Thomas Cathey - 27-year trading veteran heads the managed futures division of Thomas Capital Management, LLC. View his TimeLine Trading market predictions and get his complete 44+ lesson, "Thomas Commodity Trading Course" - they're all free. Main site:

Judging Whether You Can Profit From a Put Option, Part 3

In this example, you would lose $300 by not following your own standard and bailing out at 4. Even if the stock did fall later on, time would work against you. The longer it takes for a turnaround in the price of the underlying stock, the more time value loss you need to overcome. The stock might fall a point or two over a three-month period, so that you merely trade time value for intrinsic value, with the net effect of zero; it is even likely that the overall premium value will decline if intrinsic value is not enough to offset the lost time value.

The problem of time value deterioration is the same problem experienced by call buyers. It does not matter whether price movement is required to go up (for call buyers) or down (for put buyers); time is the enemy, and price movement has to be adequate to offset time value as well as produce a profit through more intrinsic value. If you seek bargains several points away from the striking price, it is easy to overlook this reality. You need a substantial change in the stock's market value just to arrive at the price level where intrinsic value will begin to accumulate.

Example: Good Trend But Not Enough: You bought a LEAPS put for 5 with a striking price of 30, when the stock was at $32 per share. There were 22 months to go until expiration and the entire put premium was time value; you estimated that there was plenty of time for the price of the stock to fall, producing a profit. Between purchase date and expiration, the underlying stock falls to 27, which is 3 points in the money. At expiration, the put is worth 3, meaning you lose $200 upon sale of the put. Time value has evaporated. Even though you are 3 points in the money, it is not enough to match or beat your investment of $500.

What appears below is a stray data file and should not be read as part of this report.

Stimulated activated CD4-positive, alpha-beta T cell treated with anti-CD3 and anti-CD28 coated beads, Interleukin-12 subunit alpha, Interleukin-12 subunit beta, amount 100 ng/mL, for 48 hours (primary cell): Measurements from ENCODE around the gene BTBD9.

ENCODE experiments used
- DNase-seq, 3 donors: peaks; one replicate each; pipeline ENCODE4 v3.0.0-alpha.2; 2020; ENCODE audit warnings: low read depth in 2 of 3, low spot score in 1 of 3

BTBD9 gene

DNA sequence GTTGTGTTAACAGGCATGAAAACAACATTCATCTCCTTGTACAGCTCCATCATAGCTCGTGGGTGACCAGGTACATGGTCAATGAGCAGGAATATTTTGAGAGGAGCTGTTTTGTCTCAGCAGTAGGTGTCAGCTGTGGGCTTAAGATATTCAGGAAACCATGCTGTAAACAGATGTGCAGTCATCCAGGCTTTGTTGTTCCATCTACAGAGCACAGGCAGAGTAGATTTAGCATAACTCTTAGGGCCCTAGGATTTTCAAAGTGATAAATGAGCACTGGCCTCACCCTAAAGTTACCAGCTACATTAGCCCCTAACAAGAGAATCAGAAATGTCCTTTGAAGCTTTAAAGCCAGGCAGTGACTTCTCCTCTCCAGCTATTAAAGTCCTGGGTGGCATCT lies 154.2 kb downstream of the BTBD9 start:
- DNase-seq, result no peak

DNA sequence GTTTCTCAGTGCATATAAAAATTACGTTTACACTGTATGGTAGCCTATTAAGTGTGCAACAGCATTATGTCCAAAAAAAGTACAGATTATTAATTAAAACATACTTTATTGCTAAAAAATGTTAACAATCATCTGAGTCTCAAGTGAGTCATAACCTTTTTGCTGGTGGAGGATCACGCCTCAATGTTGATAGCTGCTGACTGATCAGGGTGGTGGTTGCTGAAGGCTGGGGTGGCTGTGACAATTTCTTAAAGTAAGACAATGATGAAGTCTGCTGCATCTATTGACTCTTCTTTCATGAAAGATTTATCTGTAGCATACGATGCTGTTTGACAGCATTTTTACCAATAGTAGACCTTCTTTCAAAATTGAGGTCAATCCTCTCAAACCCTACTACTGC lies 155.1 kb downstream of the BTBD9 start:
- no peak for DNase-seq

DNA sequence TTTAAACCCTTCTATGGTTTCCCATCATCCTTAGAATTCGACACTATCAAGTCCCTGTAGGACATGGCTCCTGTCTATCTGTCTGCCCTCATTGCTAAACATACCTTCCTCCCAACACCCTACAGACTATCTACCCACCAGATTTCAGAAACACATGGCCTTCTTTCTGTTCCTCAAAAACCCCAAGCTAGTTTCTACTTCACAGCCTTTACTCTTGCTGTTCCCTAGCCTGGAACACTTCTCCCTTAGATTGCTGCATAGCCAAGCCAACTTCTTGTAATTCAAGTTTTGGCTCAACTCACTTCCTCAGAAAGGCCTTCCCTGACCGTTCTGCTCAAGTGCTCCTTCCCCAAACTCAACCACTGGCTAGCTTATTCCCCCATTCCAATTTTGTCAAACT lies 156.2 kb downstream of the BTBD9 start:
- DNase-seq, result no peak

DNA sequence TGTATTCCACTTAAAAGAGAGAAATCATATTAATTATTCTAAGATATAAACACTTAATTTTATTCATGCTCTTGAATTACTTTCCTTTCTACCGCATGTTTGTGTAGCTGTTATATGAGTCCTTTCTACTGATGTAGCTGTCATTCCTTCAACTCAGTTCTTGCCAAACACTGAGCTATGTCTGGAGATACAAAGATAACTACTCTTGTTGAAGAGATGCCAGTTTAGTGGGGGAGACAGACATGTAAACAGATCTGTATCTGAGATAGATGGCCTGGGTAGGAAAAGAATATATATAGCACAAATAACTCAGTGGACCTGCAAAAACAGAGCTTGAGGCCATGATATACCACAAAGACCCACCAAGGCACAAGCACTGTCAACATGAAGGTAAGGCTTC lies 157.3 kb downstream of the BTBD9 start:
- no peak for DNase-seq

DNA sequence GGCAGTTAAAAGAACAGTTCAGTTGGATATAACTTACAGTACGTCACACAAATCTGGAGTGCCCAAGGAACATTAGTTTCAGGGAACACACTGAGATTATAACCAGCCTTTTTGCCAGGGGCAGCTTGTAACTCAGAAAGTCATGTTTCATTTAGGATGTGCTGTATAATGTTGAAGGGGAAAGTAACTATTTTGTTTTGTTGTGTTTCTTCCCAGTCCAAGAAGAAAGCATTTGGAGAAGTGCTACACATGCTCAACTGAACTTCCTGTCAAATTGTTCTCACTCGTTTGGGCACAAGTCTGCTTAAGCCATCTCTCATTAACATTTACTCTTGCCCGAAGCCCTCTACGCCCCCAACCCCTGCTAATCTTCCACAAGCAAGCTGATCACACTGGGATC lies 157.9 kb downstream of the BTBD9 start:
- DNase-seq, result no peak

The further out of the money, the cheaper the premium for the optionand the lower the potential to ever realize a profit. Even using LEAPS and depending on longer time spans, you have to accept the reality: The current time value premium reflects the time until expiration, so you will pay more time value premium for longer-term puts. That means you have to overcome more points to replace time value with intrinsic value.

If you buy an in-the-money put and the underlying stock increases in value, you lose one point for each dollar of increase in the stock's market valueas long as it remains in the moneyand for each dollar lost in the stock's market value, your put gains a point in premium value. Once the stock's market value rises above striking price, there remains no intrinsic value; your put is out of the money and the premium value becomes less responsive to price movement in the underlying stock. While all of this is going on, time value is evaporating as well.

Tip: For option buyers, profits are realized primarily when the option is in the money. Out-of-the-money options are poor candidates for appreciation, because time value rarely increases.

Whether you prefer lower-premium, out-of-the-money puts or higher-premium in-the-money puts, always be keenly aware of the point gap between the stock's current market value and striking price of the put. The further out of the money, the less likely it is that your put will produce a profit.

To minimize your exposure to risk, limit your speculation to options on stocks whose market value is within five points of the striking price. In other words, if you buy out-of-the-money puts, avoid those that are deep out of the money. What might seem like a relatively small price gap can become quite large when you consider that all of the out-of-the-money premium is time value, and that no intrinsic value can be accumulated until your put goes in the money.

Get your Momentum Stock Trading System and sign up for my free weekly online trading system newsletter here at: